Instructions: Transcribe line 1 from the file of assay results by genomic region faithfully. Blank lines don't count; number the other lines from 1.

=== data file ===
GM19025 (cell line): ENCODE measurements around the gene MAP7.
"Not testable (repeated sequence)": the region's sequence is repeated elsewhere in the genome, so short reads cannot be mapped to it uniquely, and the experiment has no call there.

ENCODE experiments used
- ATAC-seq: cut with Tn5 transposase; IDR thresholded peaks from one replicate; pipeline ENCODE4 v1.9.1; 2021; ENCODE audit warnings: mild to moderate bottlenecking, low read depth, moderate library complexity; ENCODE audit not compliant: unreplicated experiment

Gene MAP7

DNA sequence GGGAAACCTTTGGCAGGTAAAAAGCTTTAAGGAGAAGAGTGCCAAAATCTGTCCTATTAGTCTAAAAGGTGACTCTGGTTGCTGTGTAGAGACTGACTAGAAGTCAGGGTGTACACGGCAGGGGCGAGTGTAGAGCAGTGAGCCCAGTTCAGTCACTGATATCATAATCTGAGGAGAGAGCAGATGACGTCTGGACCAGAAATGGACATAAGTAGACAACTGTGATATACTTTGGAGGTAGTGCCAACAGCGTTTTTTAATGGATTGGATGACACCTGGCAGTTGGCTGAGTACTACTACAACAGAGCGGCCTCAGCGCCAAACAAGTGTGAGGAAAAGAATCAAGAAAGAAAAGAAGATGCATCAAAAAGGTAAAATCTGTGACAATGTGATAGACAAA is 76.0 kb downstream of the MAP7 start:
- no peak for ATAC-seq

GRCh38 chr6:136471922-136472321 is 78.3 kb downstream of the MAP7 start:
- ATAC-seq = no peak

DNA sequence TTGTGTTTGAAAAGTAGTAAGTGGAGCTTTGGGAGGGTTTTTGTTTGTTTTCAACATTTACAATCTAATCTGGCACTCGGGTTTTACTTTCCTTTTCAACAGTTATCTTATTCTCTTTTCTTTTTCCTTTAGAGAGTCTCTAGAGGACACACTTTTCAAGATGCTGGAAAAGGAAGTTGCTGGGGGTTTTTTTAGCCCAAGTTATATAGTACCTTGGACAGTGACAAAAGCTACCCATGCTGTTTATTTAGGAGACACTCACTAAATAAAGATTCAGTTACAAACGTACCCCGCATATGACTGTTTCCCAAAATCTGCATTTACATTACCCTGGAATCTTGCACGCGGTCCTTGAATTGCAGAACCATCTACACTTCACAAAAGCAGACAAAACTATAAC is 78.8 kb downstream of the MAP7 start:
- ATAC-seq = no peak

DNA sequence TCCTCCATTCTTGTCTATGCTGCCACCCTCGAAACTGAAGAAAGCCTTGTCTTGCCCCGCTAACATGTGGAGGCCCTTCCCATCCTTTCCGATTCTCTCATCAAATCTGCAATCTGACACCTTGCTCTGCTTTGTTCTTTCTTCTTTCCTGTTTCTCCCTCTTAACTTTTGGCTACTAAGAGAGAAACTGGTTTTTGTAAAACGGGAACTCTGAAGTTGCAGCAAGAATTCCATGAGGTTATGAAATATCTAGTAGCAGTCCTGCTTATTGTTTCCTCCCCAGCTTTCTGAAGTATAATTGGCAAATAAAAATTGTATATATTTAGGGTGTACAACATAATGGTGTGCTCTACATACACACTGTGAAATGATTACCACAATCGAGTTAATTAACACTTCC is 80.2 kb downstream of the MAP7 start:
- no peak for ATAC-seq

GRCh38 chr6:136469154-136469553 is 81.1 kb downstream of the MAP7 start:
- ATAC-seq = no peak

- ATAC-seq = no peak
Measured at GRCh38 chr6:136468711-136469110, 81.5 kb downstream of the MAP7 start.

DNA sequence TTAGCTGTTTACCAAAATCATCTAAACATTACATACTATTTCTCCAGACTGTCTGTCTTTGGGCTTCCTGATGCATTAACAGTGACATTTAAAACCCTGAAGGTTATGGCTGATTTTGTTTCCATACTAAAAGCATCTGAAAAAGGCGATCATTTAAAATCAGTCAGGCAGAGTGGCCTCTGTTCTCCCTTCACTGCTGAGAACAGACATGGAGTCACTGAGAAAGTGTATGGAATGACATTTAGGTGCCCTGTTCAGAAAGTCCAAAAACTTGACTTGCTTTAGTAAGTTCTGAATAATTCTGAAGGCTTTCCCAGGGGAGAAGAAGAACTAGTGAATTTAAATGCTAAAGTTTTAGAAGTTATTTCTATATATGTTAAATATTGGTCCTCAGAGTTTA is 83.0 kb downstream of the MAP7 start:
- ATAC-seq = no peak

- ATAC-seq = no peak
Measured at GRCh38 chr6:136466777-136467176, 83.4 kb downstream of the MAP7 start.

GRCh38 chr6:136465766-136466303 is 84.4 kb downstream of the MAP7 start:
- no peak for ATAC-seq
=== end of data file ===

GM19025 (cell line): ENCODE measurements around the gene MAP7.